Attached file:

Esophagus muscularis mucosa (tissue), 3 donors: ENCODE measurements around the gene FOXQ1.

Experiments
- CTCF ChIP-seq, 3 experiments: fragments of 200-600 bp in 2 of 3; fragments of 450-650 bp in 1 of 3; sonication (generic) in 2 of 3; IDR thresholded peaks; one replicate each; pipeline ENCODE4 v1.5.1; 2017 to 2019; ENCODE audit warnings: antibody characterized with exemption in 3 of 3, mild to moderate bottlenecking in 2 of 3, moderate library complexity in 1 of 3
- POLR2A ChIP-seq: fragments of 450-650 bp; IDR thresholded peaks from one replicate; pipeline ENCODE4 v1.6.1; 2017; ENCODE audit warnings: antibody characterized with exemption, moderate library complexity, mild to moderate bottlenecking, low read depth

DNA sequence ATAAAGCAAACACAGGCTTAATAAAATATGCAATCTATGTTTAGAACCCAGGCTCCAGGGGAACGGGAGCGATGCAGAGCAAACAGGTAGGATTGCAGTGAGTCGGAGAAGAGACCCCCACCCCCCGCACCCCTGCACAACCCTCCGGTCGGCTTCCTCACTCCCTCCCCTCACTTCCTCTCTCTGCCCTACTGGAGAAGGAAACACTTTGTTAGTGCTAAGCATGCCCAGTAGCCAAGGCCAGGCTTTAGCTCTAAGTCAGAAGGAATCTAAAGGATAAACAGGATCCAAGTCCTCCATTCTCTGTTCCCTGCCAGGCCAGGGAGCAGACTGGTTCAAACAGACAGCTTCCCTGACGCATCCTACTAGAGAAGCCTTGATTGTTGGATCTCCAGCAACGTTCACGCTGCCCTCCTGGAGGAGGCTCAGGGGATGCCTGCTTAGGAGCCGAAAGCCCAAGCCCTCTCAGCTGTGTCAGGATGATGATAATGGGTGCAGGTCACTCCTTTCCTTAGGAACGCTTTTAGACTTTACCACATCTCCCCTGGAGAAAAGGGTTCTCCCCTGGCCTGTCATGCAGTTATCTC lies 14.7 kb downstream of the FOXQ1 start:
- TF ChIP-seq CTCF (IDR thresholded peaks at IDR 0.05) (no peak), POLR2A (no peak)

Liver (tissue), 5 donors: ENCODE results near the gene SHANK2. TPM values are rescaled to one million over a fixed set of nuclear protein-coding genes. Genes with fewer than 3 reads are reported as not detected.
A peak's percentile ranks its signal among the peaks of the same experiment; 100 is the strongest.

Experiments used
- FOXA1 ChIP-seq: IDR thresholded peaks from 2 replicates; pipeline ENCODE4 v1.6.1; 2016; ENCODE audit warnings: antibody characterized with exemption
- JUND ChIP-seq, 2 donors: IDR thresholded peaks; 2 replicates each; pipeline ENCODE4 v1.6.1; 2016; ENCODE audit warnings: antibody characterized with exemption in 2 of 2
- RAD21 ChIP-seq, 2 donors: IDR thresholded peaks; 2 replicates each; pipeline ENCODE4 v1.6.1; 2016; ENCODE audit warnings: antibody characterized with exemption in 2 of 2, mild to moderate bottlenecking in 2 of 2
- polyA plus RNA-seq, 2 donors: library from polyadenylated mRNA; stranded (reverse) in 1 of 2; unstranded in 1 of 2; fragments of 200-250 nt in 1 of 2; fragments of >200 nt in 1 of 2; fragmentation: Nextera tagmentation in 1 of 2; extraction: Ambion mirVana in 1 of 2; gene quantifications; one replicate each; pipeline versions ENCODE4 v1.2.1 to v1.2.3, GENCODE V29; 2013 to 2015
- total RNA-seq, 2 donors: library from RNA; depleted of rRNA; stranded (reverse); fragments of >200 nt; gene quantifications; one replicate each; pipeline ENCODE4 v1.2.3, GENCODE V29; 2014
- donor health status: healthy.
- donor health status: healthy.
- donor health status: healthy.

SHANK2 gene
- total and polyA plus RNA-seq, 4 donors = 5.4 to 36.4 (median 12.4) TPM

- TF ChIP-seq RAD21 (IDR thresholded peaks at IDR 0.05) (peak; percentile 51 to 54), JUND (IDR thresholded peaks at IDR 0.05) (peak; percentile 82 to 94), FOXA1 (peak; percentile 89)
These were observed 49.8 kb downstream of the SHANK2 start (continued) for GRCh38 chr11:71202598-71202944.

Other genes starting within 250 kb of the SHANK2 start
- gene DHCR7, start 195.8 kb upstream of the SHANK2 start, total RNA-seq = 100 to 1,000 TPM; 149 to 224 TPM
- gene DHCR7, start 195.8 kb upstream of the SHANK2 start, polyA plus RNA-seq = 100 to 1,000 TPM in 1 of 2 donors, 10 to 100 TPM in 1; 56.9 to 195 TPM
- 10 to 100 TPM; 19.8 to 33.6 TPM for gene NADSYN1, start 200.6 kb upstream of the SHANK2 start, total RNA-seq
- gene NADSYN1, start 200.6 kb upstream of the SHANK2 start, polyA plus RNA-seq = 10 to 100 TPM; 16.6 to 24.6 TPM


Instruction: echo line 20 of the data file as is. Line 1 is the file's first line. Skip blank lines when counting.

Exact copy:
- TF ChIP-seq RAD21 (IDR thresholded peaks at IDR 0.05) (peak; percentile 51 to 54), JUND (IDR thresholded peaks at IDR 0.05) (peak; percentile 82 to 94), FOXA1 (peak; percentile 89)